Broadcom eventually restated its earnings as reported in its financial disclosure statements to include a total of $2.2 billion in previously undisclosed compensation expenses in 2007.
Earlier this month, Broadcom’s insurers agreed to pay $118 million to settle consolidated derivative lawsuits against the company. The proposed deal, subject to approval by U.S. District Judge Manuel Real of the Central District of California, would be one of the largest settlements in a derivative shareholder action to date.
Criminal proceedings were also initiated against Ruehle and Henry T. Nicholas III, Broadcom’s co-founder and former president and chief executive officer. Last year, a grand jury indicted both men on charges of conspiracy, securities and wire fraud, and various other violations of Title 15 of the U.S. Code.
In January of this year, the government moved for a hearing to determine whether Ruehle’s June 2006 statements to Heitz and Lefler were privileged communications, as Ruehle claimed.
Following a three-day hearing, Carney found that Ruehle “had a reasonable belief that Irell and Manella were his lawyers prior to the June 1, 2006 interrogation by Irell, and that he never gave informed written consent, either to the dual representation by Irell or the disclosure of privileged information to third parties, including Ernst & Young and the government.”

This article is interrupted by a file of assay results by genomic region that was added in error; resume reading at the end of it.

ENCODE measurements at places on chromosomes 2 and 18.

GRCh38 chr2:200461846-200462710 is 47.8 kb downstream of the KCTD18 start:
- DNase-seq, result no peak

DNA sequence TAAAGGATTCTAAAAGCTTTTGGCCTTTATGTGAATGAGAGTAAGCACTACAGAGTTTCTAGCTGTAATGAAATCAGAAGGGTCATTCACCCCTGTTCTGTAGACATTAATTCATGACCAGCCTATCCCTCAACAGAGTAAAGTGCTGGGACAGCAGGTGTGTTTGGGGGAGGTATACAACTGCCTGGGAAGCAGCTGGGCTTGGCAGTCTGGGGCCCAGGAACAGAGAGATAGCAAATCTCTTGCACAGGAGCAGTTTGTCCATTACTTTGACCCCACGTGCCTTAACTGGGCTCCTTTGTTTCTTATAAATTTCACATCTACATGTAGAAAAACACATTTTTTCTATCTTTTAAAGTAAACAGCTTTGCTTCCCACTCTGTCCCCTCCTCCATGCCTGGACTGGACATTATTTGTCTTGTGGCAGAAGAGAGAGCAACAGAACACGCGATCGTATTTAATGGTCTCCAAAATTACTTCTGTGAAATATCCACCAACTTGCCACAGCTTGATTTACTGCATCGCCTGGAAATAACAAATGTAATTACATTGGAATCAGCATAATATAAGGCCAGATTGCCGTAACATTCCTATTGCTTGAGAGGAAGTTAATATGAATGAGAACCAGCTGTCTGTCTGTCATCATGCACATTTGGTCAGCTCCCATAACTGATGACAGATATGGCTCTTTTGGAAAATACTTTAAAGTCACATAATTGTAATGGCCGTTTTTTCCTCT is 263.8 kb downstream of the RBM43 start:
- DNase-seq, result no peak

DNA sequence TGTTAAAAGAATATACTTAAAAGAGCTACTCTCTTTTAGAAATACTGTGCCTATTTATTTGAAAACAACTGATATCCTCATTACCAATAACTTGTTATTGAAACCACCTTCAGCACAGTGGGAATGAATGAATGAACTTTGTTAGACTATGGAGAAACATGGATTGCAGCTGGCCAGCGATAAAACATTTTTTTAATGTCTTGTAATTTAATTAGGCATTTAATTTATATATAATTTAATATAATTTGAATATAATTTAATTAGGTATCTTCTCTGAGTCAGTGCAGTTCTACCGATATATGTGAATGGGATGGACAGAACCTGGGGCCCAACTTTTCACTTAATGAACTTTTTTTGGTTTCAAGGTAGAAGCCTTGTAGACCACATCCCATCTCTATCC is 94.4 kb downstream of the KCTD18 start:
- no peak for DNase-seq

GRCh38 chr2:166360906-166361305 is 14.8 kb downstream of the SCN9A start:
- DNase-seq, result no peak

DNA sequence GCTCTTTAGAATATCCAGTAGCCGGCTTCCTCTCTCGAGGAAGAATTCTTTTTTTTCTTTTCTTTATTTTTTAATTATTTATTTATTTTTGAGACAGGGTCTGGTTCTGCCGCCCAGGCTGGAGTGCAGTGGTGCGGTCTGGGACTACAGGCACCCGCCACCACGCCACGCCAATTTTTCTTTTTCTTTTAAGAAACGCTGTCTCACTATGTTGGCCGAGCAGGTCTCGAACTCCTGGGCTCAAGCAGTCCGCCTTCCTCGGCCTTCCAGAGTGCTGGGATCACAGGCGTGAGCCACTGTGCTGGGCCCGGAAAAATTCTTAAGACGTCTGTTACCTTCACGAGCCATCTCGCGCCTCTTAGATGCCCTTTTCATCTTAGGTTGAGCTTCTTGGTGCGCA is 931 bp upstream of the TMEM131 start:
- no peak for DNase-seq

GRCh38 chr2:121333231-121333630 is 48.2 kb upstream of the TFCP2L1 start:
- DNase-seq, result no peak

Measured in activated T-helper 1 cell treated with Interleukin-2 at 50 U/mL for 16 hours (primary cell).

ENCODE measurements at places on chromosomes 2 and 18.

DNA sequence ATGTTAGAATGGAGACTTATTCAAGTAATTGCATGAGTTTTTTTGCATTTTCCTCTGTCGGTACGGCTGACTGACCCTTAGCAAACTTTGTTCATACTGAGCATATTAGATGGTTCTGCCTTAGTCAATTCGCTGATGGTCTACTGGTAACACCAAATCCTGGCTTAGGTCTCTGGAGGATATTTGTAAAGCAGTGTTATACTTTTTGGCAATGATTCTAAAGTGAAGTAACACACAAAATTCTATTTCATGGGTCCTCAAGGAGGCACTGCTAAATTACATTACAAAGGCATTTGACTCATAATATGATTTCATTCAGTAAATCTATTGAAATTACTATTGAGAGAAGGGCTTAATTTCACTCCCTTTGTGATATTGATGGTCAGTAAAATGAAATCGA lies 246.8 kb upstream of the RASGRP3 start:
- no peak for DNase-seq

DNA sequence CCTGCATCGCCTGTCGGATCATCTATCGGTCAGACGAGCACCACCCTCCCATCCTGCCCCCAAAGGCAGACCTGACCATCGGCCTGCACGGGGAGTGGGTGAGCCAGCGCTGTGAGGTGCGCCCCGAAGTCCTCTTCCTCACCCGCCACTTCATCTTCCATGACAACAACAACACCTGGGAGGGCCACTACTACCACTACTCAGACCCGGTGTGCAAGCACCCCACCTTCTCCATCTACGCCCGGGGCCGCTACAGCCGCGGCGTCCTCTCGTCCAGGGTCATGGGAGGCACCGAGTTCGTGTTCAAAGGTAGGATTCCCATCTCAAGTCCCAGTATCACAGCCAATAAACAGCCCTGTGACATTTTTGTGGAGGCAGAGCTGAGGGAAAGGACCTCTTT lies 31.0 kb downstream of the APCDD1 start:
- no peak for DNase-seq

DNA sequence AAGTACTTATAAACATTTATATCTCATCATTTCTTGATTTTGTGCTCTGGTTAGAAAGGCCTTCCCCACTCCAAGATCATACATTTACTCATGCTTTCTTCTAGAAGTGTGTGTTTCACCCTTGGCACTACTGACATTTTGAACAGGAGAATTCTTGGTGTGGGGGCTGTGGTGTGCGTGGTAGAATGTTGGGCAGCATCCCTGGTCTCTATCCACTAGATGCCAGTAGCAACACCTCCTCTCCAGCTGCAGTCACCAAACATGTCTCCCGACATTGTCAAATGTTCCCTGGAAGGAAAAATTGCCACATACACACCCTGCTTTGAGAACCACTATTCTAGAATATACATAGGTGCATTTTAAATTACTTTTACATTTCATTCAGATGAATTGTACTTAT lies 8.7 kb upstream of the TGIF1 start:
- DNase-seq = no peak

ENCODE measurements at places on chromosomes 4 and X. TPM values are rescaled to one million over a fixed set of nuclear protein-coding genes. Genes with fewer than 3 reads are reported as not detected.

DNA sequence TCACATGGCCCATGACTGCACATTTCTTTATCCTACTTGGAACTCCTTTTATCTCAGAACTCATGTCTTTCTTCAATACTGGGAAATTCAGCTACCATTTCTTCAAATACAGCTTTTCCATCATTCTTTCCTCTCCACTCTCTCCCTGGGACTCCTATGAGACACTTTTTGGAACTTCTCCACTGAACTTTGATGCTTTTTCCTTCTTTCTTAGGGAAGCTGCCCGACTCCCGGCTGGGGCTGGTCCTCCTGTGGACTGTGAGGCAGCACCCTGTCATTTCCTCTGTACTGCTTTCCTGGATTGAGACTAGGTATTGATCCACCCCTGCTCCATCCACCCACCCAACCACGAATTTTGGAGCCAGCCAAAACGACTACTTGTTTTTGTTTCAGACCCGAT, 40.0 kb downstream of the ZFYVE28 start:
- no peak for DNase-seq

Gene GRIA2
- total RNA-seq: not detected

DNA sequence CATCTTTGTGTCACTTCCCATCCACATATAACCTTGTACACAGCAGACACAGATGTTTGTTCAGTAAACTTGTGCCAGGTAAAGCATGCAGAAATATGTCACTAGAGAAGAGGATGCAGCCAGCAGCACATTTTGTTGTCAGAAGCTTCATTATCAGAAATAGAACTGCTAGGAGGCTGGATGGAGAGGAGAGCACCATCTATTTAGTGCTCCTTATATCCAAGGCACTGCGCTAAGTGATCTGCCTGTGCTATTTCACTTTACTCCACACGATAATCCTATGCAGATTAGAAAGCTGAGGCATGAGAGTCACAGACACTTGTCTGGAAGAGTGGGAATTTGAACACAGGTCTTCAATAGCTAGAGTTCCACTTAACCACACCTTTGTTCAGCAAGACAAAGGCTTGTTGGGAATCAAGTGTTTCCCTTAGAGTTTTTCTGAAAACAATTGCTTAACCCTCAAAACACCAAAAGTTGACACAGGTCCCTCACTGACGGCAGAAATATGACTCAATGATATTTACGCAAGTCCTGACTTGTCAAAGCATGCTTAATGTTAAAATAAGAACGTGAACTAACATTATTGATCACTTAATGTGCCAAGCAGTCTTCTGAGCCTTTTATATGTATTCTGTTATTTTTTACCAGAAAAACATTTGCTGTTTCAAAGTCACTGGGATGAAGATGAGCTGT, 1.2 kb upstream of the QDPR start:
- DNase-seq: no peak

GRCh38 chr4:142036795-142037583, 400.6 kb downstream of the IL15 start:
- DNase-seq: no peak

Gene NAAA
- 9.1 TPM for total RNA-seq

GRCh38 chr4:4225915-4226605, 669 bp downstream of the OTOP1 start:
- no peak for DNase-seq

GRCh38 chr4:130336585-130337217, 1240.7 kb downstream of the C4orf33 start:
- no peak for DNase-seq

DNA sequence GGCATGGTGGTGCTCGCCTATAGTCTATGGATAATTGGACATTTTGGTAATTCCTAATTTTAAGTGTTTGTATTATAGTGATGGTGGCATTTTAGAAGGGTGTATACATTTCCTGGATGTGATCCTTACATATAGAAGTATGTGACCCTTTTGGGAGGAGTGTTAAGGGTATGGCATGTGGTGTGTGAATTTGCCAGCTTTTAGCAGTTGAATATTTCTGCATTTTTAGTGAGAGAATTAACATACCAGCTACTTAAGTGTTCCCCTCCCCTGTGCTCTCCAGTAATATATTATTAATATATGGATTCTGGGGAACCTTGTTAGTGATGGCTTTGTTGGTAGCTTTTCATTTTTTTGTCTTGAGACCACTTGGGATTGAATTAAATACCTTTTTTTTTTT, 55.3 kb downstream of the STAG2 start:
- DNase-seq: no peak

Based on this reasoning, Carney ordered suppression of Ruehle’s statements and referred Irell to the California State Bar for possible discipline.
The government filed an interlocutory appeal and the appellate court, which heard the matter on an expedited basis, upheld Carney’s factual finding that Ruehle reasonably believed Irell represented him individually with respect to the ongoing civil lawsuits when the June 2006 meeting took place.
But Judge Richard C. Tallman explained in his decision for the appellate panel that although such a reasonable belief may create an attorney-client relationship, it is insufficient to create a personal attorney-client privilege.